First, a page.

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Middle Bit: Google to give away $1 Million to Iowa nonprofits

Google announced Monday plans to give out $1 million to Iowa nonprofits through a competitive grant process.

Through the newly announced program, Impact Challenge Iowa, nonprofits based in Iowa can submit proposals for “bold ideas to grow economic opportunity in their local communities.”

Five nonprofit applicants will be selected by local judges to receive $175,000 in grant funding along with access to Google’s training and tools. The public will then have a chance to vote for their favorite idea. The winner with the most public votes will receive an additional $125,000.

Nonprofits can apply online now. The deadline for applications is May 17.

What else is happening?

New coworking space in Coralville

A new coworking space, CoWork @ 808, opened earlier this month in Coralville.

The new space, located at 808 Fifth St., is the group’s third coworking space to open in Johnson County, with two other locations in Iowa City and North Liberty.

Last October, the project received $40,000 in funding from the city of Coralville to help get the space up and running.

Andrew Yang to speak at Monetery

Entrepreneur, philanthropist and 2020 Democratic presidential candidate Andrew Yang will be speaking at Monetery on May 21.

In Nov. 2017, Yang officially launched his campaign for the presidency and has become best known for his proposal for Universal Basic Income, known as the Freedom Dividend.

In 2011, he founded Venture for America, a national entrepreneurship fellowship, and helped create more than 2,500 jobs in cities across the country.

Yang will speak about how policy can impact tech companies and the role that companies can play in affecting policy. He joins seven other announced speakers set to speak at Monetery.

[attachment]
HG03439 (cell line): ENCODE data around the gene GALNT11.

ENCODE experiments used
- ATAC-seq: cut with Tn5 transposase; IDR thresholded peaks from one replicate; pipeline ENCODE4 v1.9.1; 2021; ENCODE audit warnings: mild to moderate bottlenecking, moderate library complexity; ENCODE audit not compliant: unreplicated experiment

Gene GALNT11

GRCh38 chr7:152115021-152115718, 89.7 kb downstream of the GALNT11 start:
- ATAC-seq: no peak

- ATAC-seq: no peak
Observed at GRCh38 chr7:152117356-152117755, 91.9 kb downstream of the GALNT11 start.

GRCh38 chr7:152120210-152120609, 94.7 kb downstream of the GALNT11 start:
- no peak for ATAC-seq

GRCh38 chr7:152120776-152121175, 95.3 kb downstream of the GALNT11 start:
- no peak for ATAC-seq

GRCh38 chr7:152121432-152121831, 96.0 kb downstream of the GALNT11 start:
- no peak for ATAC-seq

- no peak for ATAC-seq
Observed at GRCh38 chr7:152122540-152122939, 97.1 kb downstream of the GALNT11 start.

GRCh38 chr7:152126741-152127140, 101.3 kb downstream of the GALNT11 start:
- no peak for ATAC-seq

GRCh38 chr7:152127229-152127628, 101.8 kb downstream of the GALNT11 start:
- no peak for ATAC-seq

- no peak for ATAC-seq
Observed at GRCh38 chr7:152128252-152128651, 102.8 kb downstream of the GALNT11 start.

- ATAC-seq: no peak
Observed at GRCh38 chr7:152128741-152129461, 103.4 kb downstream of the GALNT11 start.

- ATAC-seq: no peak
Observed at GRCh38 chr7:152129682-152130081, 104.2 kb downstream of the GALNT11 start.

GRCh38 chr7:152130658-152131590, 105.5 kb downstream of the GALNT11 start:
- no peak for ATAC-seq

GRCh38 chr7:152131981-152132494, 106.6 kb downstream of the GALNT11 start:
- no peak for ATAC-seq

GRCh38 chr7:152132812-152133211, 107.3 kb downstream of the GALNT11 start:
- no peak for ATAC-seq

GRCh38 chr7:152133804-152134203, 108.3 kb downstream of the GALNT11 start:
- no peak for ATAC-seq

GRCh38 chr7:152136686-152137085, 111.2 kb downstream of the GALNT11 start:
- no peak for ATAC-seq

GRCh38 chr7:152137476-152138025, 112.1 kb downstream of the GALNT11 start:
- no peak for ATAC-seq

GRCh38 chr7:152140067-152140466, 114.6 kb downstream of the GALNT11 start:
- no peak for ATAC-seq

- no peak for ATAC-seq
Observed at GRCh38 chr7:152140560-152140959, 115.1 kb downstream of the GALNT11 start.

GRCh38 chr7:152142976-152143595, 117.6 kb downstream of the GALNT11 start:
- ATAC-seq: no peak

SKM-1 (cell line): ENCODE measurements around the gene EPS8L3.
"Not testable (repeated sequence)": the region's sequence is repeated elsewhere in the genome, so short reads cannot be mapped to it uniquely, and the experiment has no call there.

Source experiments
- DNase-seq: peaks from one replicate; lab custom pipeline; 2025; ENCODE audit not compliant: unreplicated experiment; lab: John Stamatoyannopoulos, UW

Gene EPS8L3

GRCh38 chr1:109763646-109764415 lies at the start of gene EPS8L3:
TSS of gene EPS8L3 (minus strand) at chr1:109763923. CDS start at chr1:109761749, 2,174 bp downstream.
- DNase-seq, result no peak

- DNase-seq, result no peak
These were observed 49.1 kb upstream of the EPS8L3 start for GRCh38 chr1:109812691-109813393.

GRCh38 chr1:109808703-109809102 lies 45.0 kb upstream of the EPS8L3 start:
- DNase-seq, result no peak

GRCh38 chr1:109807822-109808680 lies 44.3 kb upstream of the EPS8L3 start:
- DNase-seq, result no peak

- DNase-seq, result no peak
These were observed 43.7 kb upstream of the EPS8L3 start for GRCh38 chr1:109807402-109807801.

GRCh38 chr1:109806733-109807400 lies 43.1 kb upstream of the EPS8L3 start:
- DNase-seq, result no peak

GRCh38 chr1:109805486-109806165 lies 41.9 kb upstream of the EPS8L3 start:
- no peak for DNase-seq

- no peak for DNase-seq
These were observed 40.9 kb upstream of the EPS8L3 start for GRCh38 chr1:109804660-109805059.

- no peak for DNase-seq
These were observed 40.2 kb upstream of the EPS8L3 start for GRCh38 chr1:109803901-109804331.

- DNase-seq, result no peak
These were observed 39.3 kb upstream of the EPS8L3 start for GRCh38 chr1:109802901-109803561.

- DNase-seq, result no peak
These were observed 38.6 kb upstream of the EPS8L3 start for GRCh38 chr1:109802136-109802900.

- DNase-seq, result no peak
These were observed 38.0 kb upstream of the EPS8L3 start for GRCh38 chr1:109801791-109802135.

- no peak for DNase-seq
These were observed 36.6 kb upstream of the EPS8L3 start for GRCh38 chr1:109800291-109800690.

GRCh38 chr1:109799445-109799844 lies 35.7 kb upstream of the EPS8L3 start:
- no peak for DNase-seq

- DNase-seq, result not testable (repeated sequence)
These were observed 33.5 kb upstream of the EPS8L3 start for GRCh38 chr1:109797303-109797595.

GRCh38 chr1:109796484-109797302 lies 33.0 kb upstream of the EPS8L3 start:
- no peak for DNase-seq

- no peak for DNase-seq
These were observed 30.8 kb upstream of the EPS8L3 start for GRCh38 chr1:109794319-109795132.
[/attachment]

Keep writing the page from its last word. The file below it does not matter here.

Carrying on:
Middle Bit: Google to give away $1 Million to Iowa nonprofits | Clay & Milk
A central Iowa ag-tech accelerator has secured more backers and finally has a name. The Greater Des Moines Partnership first announced the accelerator last year, naming four initial investors. On Monday, the Partnership said the program will be called the "Iowa AgriTech Accelerator" and named three new investors. The new investors include Grinnell Mutual, Kent Corp. and Sukup Manufacturing, all Iowa companies. They join investors Deere & Co., Peoples Co., Farmers Mutual Hail Insurance Co. and DuPont Pioneer. Each investor has agreed to put up $100,000 for the first year of the accelerator. Startups entering the program will receive $40,000 in seed funding in exchange for 6 percent equity. Tej Dhawan, an angel investor and local startup mentor, is serving as interim director until the AgriTech Accelerator names a permanent leader. Dhawan held a similar role with the GIA before Brian Hemesath was named as managing director. As interim director, Dhawan said his main job includes hiring the accelerator's executive director, establishing a business structure and initial recruiting for the first cohort. The accelerator will place few filters, such as location and product, on the applicant pool, Dhawan said. "When you’re seeking innovation, innovation can come from every corner of the world so why restrict ourselves," he said. One area the the AgriTech Accelerator won't recruit from is biotech. For its first cohort, the AgriTech Accelerator will work out of the GIA's space in Des Moines' East Village, Dhawan said. A future, permanent home is still to be decided. The accelerator's program will host startups from mid-July through mid-October, ending with an event connected to the annual World Food Prize. The GIA, which the AgriTech Accelerator is based on, also ends with presentations at an industry event. The accelerator has also started lining up a mentor pool. The Iowa Corn Growers Association, Iowa Soybean Association and the Iowa Pork Producers Association have agreed to provide mentors, as has Iowa State University. While the AgriTech Accelerator is loosely based off of the GIA, it will differ in its business structure, Dhawan said. The GIA runs through a for-profit model for both operations and its investment fund. The AgriTech Accelerator will have a nonprofit model for its operations and a for-profit setup for its fund. Dhawan said the nonprofit model is being used so the accelerator can better work with other nonprofit partners, such as trade associations. "These are all organizations that are nonprofits and can be amazing stakeholders without ever having to be investors in the accelerator," he said. "It becomes easier to work with trade associations in their nonprofit role when we are also a nonprofit." When it's up and running, the AgriTech Accelerator would be one of a handful of ag-focused startup development programs in Iowa. Others include the Ag Startup Engine out of Iowa State University and the Rural Ventures Alliance from Iowa MicroLoan. Matthew Patane is the managing editor and co-founder of Clay & Milk. Send him an email at
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